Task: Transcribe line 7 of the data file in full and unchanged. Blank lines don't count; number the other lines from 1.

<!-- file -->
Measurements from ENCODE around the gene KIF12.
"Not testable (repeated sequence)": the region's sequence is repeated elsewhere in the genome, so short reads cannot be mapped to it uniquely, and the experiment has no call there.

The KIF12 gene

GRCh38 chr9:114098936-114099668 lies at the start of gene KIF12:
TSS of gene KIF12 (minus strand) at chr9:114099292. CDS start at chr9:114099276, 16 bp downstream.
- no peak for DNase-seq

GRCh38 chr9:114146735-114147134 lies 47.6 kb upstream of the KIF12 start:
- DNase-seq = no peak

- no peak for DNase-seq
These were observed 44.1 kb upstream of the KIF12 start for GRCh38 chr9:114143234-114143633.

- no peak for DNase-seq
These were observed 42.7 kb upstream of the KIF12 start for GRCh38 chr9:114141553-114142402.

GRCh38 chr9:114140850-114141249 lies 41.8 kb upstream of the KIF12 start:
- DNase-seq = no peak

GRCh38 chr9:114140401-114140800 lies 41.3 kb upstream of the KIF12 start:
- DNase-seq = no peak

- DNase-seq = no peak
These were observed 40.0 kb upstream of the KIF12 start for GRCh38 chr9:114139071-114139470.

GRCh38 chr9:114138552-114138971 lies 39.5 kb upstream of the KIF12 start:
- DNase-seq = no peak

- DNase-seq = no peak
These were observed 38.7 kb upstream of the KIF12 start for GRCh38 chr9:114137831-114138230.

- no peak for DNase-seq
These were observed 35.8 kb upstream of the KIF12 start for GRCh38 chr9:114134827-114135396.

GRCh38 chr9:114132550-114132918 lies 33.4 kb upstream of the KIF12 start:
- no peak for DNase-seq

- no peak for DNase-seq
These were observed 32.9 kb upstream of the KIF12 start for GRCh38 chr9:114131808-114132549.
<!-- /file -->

GRCh38 chr9:114146735-114147134 lies 47.6 kb upstream of the KIF12 start: